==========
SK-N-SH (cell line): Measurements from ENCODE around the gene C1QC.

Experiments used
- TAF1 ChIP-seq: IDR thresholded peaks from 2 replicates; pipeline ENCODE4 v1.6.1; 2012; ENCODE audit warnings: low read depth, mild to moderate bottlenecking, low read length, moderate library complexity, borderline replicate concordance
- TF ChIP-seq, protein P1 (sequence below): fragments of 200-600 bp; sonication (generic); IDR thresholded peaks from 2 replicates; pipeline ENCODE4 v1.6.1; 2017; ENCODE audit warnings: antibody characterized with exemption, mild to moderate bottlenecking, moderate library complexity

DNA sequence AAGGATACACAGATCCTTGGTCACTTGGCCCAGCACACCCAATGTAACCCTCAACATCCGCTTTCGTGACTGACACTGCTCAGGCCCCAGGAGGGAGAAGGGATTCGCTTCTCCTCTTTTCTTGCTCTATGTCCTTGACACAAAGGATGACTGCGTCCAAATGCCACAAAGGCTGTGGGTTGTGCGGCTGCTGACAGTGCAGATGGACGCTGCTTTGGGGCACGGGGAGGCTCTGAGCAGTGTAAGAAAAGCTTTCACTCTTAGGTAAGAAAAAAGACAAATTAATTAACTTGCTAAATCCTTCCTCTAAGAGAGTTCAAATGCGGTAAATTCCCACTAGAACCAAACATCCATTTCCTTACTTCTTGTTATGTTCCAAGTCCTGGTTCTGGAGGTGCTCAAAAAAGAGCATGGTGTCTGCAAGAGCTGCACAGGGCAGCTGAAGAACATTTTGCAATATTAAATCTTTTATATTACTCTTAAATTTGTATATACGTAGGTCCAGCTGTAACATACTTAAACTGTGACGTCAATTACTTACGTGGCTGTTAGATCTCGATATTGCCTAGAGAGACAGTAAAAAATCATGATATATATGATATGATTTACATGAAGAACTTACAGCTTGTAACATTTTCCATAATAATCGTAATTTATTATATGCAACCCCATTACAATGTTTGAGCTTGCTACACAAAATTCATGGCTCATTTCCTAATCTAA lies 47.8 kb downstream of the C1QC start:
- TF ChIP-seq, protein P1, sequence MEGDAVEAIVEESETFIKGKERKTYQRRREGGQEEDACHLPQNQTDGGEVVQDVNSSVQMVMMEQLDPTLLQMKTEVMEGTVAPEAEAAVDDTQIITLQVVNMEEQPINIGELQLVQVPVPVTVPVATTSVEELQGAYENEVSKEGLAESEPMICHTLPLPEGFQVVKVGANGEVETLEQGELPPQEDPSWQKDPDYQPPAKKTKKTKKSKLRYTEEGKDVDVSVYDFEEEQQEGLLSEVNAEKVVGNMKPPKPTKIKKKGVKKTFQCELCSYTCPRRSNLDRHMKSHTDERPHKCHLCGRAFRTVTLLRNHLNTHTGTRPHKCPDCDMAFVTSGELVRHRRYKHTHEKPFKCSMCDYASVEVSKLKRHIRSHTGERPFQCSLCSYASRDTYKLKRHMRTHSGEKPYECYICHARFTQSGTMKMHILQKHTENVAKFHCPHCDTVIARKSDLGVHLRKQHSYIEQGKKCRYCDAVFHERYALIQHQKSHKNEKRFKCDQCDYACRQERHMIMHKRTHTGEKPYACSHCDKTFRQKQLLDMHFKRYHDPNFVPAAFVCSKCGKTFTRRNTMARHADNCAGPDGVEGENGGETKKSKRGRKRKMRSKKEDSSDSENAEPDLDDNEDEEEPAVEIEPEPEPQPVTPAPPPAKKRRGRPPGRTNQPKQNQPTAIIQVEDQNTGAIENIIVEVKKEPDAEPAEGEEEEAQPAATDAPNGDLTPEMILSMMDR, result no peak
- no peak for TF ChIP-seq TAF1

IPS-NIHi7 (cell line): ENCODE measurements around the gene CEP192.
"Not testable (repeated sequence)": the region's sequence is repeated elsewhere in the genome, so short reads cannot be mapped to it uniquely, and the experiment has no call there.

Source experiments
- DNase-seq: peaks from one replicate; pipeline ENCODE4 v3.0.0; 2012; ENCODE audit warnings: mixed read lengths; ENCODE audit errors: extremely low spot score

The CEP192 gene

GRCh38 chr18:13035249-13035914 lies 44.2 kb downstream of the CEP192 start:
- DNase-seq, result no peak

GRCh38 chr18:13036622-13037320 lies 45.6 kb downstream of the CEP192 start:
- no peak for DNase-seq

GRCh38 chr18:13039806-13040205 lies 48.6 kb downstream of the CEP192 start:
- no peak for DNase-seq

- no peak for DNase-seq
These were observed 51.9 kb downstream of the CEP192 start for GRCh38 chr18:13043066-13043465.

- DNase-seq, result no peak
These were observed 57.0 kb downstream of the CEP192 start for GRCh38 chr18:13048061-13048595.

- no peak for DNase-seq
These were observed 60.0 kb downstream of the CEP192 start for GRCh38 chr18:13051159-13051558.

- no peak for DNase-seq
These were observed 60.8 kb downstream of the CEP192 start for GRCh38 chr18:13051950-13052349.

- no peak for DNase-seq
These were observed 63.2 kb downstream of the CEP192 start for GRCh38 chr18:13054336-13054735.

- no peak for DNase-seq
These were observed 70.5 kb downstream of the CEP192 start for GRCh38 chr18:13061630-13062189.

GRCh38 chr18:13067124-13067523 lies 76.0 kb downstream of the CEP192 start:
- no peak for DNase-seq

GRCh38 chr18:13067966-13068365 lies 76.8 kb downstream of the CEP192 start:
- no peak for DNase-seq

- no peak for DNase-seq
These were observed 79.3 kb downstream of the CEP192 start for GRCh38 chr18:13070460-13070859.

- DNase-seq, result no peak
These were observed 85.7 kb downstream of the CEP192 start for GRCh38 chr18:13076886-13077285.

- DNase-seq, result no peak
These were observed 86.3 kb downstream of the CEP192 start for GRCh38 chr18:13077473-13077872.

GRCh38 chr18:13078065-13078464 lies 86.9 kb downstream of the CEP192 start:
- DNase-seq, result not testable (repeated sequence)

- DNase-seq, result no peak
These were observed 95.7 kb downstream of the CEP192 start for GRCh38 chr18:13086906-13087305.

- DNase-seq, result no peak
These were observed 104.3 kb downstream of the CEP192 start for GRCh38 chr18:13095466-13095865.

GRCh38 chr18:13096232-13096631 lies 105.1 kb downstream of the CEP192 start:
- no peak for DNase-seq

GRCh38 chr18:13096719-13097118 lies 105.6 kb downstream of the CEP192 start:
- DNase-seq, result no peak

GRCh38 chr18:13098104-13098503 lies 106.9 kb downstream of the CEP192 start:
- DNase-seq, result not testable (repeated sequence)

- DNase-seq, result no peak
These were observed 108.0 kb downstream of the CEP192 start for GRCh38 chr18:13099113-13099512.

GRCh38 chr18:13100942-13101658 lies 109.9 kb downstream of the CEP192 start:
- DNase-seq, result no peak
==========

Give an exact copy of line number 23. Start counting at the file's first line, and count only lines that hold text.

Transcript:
- no peak for DNase-seq